The many jobs available as a forensic accountant make use of this profession’s investigative, highly-skilled nature. Those who spent their time in undergraduate and graduate-level classes learning about business law, generally accepted accounting principles, investigative accounting, and internal auditing, will find all kinds of positions that position them as investigators, researchers, enforcers of state and federal regulations, and experts in personal, corporate, and federal tax policy in a variety of different fields. For those who are still considering this occupation as one they might pursue, it’s worth understanding the most common types of jobs landed by skilled forensic professionals with significant experience in financial reporting and auditing.

Internal Auditors and Accounting Policy Enforcement Specialists

The most common profession pursued by those with degrees and certifications in forensic accounting is that of an internal auditor. These professionals are hired by businesses to act as a sort of preventative force that guards against unethical accounting practices and financial irregularities during regular reporting. Internal auditors typically spend their career going over the work done by the company’s more traditional accountants, looking for accuracy in earnings statements, cost declarations, financial reports, earnings expectations, and more. They’ll look for accuracy and transparency in corporate bank accounts, investment funds, and profit allocations, to make sure the company isn’t running afoul of GAAP, business laws, government regulations, or specific tax policies in the country where business is being done.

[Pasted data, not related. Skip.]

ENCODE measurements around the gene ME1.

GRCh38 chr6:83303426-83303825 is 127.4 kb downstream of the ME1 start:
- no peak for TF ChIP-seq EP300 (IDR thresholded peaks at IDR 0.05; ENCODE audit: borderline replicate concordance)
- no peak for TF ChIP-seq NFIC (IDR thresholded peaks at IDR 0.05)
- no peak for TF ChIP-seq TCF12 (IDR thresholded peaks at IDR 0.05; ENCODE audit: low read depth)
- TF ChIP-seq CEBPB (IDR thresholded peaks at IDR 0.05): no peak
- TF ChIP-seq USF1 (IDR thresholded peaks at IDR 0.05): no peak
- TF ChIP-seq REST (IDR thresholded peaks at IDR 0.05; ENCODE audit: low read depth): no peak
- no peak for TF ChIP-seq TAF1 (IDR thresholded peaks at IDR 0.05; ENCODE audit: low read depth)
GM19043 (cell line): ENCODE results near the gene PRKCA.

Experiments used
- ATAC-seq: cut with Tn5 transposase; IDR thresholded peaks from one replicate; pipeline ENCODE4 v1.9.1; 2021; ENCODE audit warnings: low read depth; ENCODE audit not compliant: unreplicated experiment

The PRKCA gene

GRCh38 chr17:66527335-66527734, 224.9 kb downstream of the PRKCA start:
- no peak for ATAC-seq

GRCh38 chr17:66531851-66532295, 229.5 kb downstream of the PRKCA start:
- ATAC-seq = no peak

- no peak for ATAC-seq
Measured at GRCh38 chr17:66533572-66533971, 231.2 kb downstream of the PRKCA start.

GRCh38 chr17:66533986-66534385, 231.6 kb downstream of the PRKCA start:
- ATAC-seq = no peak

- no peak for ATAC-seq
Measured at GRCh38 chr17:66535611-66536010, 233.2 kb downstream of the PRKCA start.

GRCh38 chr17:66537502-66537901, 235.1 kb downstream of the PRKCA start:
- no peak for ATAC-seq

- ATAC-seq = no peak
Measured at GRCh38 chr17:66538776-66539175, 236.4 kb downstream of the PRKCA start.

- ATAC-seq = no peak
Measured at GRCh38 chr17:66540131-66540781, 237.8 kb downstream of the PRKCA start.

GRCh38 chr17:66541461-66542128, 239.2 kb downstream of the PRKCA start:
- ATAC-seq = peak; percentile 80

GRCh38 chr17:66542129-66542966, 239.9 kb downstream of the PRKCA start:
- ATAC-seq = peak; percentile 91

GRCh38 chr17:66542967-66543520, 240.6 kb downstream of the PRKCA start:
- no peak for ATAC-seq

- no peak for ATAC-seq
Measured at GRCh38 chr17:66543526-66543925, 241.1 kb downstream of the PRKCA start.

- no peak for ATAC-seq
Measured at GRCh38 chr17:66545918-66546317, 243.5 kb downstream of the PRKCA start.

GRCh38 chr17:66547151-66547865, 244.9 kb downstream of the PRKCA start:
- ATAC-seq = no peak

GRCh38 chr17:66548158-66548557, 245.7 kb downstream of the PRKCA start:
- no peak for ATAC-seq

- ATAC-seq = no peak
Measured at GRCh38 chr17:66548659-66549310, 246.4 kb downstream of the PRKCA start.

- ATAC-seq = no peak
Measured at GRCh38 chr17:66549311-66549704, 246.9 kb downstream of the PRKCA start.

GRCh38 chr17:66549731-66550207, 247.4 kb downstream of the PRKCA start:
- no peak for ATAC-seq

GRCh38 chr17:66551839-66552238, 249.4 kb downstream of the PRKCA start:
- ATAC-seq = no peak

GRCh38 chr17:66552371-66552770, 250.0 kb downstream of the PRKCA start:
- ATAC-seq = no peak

Public Sector Forensic Accounting Professionals

Those who wish to work for government agencies instead of large corporations will find plenty of opportunities awaiting them after they finish graduate-level coursework in forensic accounting and auditing. Typically, these professionals are hired most often by one of two federal agencies. The first of these is the Securities and Exchange Commission, which is primarily concerned with oversight of corporations and enforcement of laws regarding profits, business practices, accounting practices, and corporate ethics. If the government launches an investigation, forensic accountants will immediately start looking at how the books were kept, whether or not something is irregular, and whether or not that irregularity was devised as an intentional way to hide debts and losses, profits, or tax liabilities.

The Internal Revenue Service is another crucial part of the government where forensic accountants are in high demand. The IRS oversees taxes for both businesses and individuals, but forensic accountants will be primarily interested in how businesses filed their taxes, leveraged so-called loopholes, and claimed exemptions. Once again, if they sense something is wrong with financial reporting or tax preparation, they’ll be a key part of the investigation and hold companies accountable for their errors. They will perform these services for individual and small business tax returns as well, though this is a smaller faction of the forensic accountants hired nationally by the IRS.

Related Resource: Chartered Global Management Accountant

A Fast-Growing Field in the Public and Private Sectors

Forensic accounting is growing at a very fast rate, as an increasing number of businesses look to send jobs and tax money overseas, while others try to hide profits or losses and cause economic calamity as a result. Thanks to this type of business and economic environment, skilled accountants who seek certifications in forensics will have no difficulty landing a job auditing and investigating daily reporting activities. According to CNN, today’s jobs available as a forensic accountant in the public and private sector will therefore be as rewarding as they are intriguing, with great salaries and the potential for changing the very nature of the modern business climate.